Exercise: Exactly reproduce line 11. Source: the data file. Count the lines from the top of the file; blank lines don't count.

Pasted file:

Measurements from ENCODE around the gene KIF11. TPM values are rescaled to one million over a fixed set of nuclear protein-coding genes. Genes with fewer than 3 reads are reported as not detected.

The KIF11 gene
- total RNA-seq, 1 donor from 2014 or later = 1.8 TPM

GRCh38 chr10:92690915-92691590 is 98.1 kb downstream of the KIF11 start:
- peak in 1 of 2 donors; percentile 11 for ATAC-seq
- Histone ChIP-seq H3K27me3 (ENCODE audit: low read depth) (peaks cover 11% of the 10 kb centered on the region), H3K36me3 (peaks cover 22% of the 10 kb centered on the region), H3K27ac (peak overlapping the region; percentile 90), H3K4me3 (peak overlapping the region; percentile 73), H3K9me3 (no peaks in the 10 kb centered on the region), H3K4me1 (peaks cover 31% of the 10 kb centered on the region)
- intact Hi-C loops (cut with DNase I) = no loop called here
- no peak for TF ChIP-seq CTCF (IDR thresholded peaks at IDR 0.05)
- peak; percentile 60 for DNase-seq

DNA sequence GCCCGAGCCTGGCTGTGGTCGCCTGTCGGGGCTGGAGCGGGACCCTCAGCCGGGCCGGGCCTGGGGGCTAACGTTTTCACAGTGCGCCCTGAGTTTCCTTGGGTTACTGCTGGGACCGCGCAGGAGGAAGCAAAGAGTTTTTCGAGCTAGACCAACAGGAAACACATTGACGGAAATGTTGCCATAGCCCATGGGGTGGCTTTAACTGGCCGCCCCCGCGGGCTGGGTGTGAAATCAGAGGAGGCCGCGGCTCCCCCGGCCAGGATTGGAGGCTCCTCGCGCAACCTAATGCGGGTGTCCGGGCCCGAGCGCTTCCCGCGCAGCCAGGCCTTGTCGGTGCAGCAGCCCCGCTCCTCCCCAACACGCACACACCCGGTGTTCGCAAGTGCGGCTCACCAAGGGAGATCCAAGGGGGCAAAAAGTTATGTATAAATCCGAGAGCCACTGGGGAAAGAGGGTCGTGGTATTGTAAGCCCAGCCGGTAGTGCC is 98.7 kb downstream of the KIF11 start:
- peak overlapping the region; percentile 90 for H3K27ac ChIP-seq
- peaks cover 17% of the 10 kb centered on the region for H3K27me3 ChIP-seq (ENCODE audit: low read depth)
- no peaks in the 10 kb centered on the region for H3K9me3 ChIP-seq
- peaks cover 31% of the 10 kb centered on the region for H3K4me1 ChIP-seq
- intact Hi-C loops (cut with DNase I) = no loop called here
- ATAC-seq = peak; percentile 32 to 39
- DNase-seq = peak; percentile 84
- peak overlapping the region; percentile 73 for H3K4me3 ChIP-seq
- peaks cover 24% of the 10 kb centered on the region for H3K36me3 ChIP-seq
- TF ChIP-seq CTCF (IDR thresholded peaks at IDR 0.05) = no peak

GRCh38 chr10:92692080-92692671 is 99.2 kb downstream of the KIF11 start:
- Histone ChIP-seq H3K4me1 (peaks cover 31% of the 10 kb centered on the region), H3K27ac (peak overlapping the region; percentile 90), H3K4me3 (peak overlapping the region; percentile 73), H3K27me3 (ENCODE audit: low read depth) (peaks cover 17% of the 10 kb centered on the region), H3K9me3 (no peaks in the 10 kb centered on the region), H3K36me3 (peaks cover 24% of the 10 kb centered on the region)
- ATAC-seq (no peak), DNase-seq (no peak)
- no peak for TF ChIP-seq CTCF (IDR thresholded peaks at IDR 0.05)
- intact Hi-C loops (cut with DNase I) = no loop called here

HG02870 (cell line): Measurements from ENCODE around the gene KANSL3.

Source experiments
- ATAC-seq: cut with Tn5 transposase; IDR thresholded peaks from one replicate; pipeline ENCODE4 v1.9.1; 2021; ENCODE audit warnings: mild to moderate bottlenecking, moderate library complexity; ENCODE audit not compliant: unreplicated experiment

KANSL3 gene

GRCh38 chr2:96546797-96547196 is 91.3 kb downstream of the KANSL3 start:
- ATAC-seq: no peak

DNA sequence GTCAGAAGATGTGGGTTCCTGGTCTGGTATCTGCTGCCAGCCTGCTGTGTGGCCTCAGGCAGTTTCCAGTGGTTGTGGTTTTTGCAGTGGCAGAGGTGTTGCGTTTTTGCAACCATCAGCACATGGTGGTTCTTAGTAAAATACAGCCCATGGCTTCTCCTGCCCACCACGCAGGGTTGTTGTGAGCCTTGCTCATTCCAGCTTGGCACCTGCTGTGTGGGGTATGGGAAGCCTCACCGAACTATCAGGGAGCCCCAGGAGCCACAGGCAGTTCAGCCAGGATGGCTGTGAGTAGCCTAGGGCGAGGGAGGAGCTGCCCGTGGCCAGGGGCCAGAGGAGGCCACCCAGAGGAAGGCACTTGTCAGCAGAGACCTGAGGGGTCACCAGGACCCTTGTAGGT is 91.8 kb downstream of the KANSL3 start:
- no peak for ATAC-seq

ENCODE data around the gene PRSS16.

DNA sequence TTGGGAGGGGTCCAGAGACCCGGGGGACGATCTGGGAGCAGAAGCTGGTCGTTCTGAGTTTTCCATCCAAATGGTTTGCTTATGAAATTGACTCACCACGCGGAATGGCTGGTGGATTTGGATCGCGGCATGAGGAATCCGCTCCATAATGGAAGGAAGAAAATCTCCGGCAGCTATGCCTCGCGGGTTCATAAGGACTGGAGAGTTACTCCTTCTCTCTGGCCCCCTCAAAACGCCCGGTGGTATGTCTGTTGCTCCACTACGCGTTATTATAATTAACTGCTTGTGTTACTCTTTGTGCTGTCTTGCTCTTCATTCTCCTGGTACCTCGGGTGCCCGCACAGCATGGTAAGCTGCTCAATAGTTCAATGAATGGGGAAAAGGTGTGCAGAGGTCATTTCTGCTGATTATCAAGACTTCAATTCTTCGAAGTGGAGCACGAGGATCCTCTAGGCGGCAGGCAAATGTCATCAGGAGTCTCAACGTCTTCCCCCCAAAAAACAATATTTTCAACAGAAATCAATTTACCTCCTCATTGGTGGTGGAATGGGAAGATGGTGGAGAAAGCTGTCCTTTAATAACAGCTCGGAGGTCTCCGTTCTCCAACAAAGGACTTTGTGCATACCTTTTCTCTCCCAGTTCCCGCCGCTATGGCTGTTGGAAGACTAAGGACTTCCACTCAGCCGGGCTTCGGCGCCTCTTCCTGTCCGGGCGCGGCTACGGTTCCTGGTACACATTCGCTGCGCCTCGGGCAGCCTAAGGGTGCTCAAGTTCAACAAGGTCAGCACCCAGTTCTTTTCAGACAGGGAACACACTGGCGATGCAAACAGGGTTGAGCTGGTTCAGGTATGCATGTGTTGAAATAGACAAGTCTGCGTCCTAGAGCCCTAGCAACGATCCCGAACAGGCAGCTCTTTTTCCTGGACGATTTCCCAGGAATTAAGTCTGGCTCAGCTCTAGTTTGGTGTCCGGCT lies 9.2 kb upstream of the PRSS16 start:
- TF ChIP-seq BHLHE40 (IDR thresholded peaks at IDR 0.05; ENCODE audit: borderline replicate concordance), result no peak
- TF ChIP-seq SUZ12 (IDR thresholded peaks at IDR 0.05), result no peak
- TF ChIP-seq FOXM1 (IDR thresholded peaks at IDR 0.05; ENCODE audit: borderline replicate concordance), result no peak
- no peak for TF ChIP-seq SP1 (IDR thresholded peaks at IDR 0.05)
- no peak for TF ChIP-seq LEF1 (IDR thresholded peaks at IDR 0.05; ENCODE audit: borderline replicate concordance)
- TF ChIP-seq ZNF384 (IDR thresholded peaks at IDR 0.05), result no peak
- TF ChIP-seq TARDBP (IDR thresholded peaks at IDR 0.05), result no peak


- peak overlapping the region; percentile 90 for H3K27ac ChIP-seq